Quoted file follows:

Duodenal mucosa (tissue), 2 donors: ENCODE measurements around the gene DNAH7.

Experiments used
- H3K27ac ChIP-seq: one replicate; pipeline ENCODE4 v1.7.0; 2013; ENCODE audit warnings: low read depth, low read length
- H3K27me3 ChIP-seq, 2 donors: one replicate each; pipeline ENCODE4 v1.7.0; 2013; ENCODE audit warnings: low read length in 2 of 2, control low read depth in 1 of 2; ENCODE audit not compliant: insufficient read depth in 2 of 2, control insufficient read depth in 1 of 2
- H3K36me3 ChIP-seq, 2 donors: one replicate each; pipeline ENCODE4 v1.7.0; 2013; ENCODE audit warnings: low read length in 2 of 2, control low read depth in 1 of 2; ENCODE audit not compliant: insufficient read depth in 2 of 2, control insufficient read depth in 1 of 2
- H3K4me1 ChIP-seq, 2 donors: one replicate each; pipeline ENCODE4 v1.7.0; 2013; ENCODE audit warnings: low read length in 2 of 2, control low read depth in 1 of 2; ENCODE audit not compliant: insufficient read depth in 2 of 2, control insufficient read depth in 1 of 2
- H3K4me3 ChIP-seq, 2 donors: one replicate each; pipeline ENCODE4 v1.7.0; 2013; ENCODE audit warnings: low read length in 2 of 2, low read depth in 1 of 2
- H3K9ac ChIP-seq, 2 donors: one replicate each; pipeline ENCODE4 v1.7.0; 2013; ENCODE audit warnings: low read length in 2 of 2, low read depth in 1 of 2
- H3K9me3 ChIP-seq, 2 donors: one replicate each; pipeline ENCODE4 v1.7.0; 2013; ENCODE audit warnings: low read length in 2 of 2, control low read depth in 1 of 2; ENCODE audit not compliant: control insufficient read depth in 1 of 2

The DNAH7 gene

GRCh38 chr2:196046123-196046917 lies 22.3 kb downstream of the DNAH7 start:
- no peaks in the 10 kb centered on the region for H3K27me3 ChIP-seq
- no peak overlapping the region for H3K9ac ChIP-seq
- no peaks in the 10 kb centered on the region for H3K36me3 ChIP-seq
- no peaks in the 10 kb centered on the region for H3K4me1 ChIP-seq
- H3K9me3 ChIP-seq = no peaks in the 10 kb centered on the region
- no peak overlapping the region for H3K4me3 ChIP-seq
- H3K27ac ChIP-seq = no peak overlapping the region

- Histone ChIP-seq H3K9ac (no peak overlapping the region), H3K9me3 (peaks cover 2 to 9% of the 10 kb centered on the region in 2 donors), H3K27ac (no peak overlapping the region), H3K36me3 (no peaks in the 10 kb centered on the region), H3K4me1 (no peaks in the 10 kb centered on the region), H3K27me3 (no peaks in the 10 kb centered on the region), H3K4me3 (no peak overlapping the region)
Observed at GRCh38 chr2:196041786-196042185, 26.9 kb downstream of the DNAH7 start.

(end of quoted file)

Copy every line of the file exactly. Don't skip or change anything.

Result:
Duodenal mucosa (tissue), 2 donors: ENCODE measurements around the gene DNAH7.

Experiments used
- H3K27ac ChIP-seq: one replicate; pipeline ENCODE4 v1.7.0; 2013; ENCODE audit warnings: low read depth, low read length
- H3K27me3 ChIP-seq, 2 donors: one replicate each; pipeline ENCODE4 v1.7.0; 2013; ENCODE audit warnings: low read length in 2 of 2, control low read depth in 1 of 2; ENCODE audit not compliant: insufficient read depth in 2 of 2, control insufficient read depth in 1 of 2
- H3K36me3 ChIP-seq, 2 donors: one replicate each; pipeline ENCODE4 v1.7.0; 2013; ENCODE audit warnings: low read length in 2 of 2, control low read depth in 1 of 2; ENCODE audit not compliant: insufficient read depth in 2 of 2, control insufficient read depth in 1 of 2
- H3K4me1 ChIP-seq, 2 donors: one replicate each; pipeline ENCODE4 v1.7.0; 2013; ENCODE audit warnings: low read length in 2 of 2, control low read depth in 1 of 2; ENCODE audit not compliant: insufficient read depth in 2 of 2, control insufficient read depth in 1 of 2
- H3K4me3 ChIP-seq, 2 donors: one replicate each; pipeline ENCODE4 v1.7.0; 2013; ENCODE audit warnings: low read length in 2 of 2, low read depth in 1 of 2
- H3K9ac ChIP-seq, 2 donors: one replicate each; pipeline ENCODE4 v1.7.0; 2013; ENCODE audit warnings: low read length in 2 of 2, low read depth in 1 of 2
- H3K9me3 ChIP-seq, 2 donors: one replicate each; pipeline ENCODE4 v1.7.0; 2013; ENCODE audit warnings: low read length in 2 of 2, control low read depth in 1 of 2; ENCODE audit not compliant: control insufficient read depth in 1 of 2

The DNAH7 gene

GRCh38 chr2:196046123-196046917 lies 22.3 kb downstream of the DNAH7 start:
- no peaks in the 10 kb centered on the region for H3K27me3 ChIP-seq
- no peak overlapping the region for H3K9ac ChIP-seq
- no peaks in the 10 kb centered on the region for H3K36me3 ChIP-seq
- no peaks in the 10 kb centered on the region for H3K4me1 ChIP-seq
- H3K9me3 ChIP-seq = no peaks in the 10 kb centered on the region
- no peak overlapping the region for H3K4me3 ChIP-seq
- H3K27ac ChIP-seq = no peak overlapping the region

- Histone ChIP-seq H3K9ac (no peak overlapping the region), H3K9me3 (peaks cover 2 to 9% of the 10 kb centered on the region in 2 donors), H3K27ac (no peak overlapping the region), H3K36me3 (no peaks in the 10 kb centered on the region), H3K4me1 (no peaks in the 10 kb centered on the region), H3K27me3 (no peaks in the 10 kb centered on the region), H3K4me3 (no peak overlapping the region)
Observed at GRCh38 chr2:196041786-196042185, 26.9 kb downstream of the DNAH7 start.